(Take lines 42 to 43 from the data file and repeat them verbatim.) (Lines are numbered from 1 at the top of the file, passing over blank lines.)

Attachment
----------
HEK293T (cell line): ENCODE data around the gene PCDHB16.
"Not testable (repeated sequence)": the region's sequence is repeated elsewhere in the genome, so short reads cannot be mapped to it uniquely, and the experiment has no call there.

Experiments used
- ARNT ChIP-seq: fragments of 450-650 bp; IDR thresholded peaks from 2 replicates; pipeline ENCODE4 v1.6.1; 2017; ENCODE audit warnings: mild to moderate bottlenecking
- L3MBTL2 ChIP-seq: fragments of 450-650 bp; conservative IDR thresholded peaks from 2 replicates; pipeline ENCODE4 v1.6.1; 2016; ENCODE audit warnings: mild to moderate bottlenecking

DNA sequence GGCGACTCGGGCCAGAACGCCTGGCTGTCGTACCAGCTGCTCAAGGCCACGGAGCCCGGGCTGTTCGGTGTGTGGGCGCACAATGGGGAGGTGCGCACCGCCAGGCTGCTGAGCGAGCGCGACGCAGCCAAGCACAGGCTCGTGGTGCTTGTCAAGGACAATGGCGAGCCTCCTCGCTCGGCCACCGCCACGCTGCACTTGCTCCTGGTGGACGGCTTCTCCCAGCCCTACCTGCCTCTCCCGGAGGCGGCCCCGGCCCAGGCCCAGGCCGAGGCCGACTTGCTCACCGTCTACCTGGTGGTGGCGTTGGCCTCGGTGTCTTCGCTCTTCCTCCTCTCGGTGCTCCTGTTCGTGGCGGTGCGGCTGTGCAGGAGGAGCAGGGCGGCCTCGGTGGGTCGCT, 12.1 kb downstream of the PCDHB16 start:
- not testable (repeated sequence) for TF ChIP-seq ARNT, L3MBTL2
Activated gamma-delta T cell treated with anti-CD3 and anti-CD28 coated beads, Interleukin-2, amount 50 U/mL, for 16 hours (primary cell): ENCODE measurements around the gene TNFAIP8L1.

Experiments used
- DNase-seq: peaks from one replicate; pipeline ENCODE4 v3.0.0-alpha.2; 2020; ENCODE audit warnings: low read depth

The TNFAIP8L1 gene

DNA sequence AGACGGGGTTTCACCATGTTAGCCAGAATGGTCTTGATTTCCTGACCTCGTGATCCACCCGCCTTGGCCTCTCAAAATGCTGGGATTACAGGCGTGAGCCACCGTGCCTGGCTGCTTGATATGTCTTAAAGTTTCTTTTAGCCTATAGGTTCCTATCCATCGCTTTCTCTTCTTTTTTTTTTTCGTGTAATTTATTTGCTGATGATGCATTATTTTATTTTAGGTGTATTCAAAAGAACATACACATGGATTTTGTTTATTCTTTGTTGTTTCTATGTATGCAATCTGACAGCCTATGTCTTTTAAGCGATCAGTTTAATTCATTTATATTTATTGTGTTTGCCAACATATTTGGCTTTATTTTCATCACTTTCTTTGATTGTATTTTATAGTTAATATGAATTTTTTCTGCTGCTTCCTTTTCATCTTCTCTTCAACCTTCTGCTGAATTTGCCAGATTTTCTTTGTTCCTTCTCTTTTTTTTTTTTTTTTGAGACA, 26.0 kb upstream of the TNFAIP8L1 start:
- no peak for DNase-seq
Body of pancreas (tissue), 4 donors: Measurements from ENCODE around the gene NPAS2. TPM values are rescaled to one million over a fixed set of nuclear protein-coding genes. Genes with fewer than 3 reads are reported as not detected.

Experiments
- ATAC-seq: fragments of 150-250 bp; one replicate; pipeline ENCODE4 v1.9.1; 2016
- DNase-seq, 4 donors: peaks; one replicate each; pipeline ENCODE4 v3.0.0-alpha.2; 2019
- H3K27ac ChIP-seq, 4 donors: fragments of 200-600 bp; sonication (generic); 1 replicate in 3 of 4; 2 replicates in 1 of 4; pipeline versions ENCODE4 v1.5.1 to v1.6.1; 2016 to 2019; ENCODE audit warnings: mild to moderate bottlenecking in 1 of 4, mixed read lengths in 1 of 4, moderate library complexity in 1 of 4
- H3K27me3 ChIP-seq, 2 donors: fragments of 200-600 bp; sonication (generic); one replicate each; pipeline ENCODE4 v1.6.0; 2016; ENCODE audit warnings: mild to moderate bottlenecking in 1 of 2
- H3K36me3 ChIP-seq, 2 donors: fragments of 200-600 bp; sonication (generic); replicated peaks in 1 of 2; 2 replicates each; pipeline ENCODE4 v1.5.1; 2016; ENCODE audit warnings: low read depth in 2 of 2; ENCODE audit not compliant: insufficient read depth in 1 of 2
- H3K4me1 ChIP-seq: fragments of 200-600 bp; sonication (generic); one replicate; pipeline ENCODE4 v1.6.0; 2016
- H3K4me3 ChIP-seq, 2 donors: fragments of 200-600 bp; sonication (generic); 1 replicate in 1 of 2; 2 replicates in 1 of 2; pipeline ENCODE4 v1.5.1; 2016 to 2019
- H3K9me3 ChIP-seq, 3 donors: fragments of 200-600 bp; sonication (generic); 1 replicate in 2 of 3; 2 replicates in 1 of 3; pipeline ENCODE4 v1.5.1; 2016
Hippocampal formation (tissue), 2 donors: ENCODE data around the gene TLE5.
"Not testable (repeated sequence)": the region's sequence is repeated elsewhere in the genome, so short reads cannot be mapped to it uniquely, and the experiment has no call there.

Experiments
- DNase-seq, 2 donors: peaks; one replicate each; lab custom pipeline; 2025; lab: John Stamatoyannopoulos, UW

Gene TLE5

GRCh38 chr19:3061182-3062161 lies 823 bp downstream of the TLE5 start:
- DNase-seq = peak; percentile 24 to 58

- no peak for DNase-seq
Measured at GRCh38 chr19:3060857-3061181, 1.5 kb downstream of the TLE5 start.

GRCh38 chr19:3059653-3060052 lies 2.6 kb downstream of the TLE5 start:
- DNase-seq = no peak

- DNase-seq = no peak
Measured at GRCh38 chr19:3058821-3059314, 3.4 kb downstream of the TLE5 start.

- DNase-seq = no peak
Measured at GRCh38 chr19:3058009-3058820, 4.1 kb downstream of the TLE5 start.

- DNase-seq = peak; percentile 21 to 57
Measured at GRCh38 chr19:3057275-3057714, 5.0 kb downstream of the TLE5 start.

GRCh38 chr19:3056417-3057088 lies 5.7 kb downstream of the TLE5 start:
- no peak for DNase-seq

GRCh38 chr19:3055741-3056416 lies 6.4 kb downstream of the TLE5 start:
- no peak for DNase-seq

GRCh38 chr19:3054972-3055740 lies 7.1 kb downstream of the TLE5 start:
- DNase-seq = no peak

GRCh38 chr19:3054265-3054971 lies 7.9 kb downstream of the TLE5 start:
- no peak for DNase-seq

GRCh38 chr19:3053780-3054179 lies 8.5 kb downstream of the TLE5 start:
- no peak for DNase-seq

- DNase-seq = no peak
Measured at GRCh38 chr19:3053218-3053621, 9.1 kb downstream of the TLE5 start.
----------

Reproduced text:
- no peak for DNase-seq

GRCh38 chr19:3055741-3056416 lies 6.4 kb downstream of the TLE5 start: